The techniques disclosed in European patent application 85 905513.9 filed on Oct. 18, 1985 for the production of peptides or proteins consisting of expression products of nucleic acid sequences derived of the genome of HIV-1 are also applicable to the production of the above said peptides or proteins derived of HIV-2. The description of this European application is incorporated herein by reference, particularly as concerns the techniques.
As an indication, molecular weights (MP) of HIV-2 proteins are given in comparison with those of HIV-1.
______________________________________MP of HIV-2 proteins MP of HIV-1 proteinskd kd______________________________________entire gag 58,3 entire gag 55,8p 16 15 p 18 14,9p 26 27,6p 12 15,8env 98,6 env 97,4external env 57,4Transmembrane env 41,2______________________________________
HIV-2 Mir and HIV-2ROD have also been deposited in the "National Collection of Animal Cell Cultures" (ECACC) in Salisbury (Great-Britain) on Jan. 9, 1987, under accessing numbers 87 011001 and 87 011002 respectively.
Moreover, plasmids pROD35 and pROD27.5 have been deposited at the "National Collection of Industrial Bacteria" (NCIB) in Aberdeen (Great-Britain) on Jan. 9, 1987 under accessing numbers 12 398 and 12 399 respectively.
All the publications which are referred to in the present disclosure are incorporated herein by reference.
1--F. Barre-Sinoussi et al., Science 220, 868 (1983).
2--L. Montagnier et al., In: Human Tcell leukemia Orlym-phoma viruses (Gallo, R. C., Essex, M. E., Gross, L., eds.) Cold Spring Harbor Laboratory, New York, 363 (1984).
3--M. Popovic, M. G. Sarngadharan, E. Read, R. C. Gallo, Science 224, 497 (1984).
4--J. Levy et al., Science 225, 840 (1984).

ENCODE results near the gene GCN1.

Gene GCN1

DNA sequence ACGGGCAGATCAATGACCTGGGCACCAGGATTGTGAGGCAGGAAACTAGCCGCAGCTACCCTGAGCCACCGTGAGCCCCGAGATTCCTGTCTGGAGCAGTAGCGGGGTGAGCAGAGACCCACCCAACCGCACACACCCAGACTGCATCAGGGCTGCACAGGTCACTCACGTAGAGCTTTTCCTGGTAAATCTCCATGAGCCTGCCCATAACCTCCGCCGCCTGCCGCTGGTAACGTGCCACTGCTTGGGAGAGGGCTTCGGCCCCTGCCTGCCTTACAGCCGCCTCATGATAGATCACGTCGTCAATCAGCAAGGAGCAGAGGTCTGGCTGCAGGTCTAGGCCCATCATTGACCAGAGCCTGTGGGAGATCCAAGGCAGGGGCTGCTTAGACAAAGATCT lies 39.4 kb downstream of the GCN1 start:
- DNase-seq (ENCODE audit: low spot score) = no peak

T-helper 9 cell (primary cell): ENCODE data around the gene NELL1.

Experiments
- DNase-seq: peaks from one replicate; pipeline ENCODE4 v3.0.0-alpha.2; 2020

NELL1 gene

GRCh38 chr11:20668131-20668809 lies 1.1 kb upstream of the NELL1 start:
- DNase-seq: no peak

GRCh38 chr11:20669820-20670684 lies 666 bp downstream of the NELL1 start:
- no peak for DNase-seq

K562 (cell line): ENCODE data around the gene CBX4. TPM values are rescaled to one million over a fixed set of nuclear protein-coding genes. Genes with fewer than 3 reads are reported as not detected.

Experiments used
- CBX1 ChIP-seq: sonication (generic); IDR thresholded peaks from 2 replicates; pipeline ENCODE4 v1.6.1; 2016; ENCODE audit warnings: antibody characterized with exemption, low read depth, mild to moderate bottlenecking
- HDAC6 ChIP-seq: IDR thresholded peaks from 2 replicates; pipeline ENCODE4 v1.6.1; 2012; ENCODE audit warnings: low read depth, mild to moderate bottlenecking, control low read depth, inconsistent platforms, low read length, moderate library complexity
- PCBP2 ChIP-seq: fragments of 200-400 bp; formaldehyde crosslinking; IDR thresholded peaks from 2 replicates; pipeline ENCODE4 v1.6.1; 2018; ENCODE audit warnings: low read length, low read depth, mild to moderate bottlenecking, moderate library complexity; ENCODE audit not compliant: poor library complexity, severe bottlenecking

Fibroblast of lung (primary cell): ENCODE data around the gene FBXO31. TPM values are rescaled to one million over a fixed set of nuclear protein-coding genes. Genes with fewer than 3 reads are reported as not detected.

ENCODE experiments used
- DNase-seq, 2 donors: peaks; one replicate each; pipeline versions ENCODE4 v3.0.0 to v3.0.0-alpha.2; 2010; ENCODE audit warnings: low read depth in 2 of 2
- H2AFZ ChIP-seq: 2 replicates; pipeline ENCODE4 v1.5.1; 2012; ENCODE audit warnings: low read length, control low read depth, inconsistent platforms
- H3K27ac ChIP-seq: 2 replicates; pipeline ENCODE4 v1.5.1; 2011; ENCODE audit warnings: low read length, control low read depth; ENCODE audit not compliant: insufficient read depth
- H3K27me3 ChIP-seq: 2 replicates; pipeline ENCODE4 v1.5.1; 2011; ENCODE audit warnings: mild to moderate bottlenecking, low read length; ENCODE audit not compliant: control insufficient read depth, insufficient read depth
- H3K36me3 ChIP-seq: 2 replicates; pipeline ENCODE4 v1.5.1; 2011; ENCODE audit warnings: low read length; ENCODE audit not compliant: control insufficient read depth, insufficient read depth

5--P. Sonigo et al., Cell 42, 369 (1985).
6--J. W. Curran et al., Science 229, 1352 (1985).
7--A. Ellrodt et al., Lancet i, 1383 (1984).
8--P. Piot et al., Lancet ii, 65 (1984).
9--F. Brun-Vezinet et al., Science 226, 453 (1984).
10--N. Clumeck et al., N. Engl. J. Med. 313, 182 (1985).
11--A. B. Rabson and M. A. Martin, Cell 40, 477 (1985).
12--S. Benn et al., Science 230, 949 (1985).
13--M. Alizon, Manuscript in preparation.
14--F. Brun-Vezinet, Unpublished data.
15--M. D. Daniel et al., Science 228, 1201 (1985).
16--P. J. Kanki et al., Science 228, 1199 (1985).
17--N. L. Letwin et al., Science 230, 71 (1985).
18--A. Gatzar et al., Blood 55, 409 (1980).
19--D. Klatzmann et al., Science 225, 59 (1984).
20--L. Montagnier et al., Virology 144, 283 (1985).
21--J. S. Allan et al., Science 228, 1091 (1985).
22--F. CHIVel, Manuscript in preparation.
23--F. diMarzo Veronese et al., Science 229, 1402 (1985).
24--V. S. Kalyanaraman et al., Science 218, 571 (1982).
25--I. S. Y. Chen, J. McLaughlin, J. C. Gasson, S. C. Clark and D. W. Golde, Nature 305, 502 (1983).
26--F. Barin et al., Lancet ii, 1387 (1985).
27--P. J. Kanki, J. Alroy, M. Essex, Science 230, 951 (1985).
28--H. Towbin et al., Proc. Natl. Acad. Sci. U.S.A. 76, 4350 (1979).
29--S. Wain-Hobson, P. Sonigo, O. Danos, S. Cole et M. Alizon, Cell 40, 9 (1985).
30--M. Alizon et al., Nature 312, 757 (1984).
|Cited Patent||Filing date||Publication date||Applicant||Title|
|US4629783 *||Aug 19, 1985||Dec 16, 1986||Genetic Systems Corporation||Synthetic antigen for the detection of AIDS-related disease|
|1||Chakrabarti et al, "Sequence of Simian immunodeficiency Virus and Its relationship to other human and Simian retroviruses", Nature 328 (1987) 543-550.|
|2||*||Chakrabarti et al, Sequence of Simian immunodeficiency Virus and Its relationship to other human and Simian retroviruses , Nature 328 (1987) 543 550.|
|3||Clavel et al., "Molecular Cloning and Polymorphism of the Human Immune Deficiency Virus Type 2"; Nature 324 (1986) 691-695.|
|4||*||Clavel et al., Molecular Cloning and Polymorphism of the Human Immune Deficiency Virus Type 2 ; Nature 324 (1986) 691 695.|
|5||Wang et al., "Detection of Antibodies to Human T--Lymphotropic Virus Type III by Using a Synthetic Peptide of 21 Amino Acids Residues Corresponding to a Highly Antigenic Segment of gp41 Envelope Protein," Proc. Natl. Acad. Sci U.S.A., 83 (1986) 6159-6163.|
|6||*||Wang et al., Detection of Antibodies to Human T Lymphotropic Virus Type III by Using a Synthetic Peptide of 21 Amino Acids Residues Corresponding to a Highly Antigenic Segment of gp41 Envelope Protein, Proc. Natl. Acad. Sci U.S.A., 83 (1986) 6159 6163.|
|Citing Patent||Filing date||Publication date||Applicant||Title|
|US5830641 *||Mar 17, 1994||Nov 3, 1998||Institut Pasteur||In vitro diagnostic assays for the detection of HIV-1 or HIV-2 employing viral-specific antigens and antibodies|
|US5849494 *||Dec 11, 1996||Dec 15, 1998||The United States Of America As Represented By The Department Of Health And Human Services||Methods for sensitive detection of reverse transcriptase|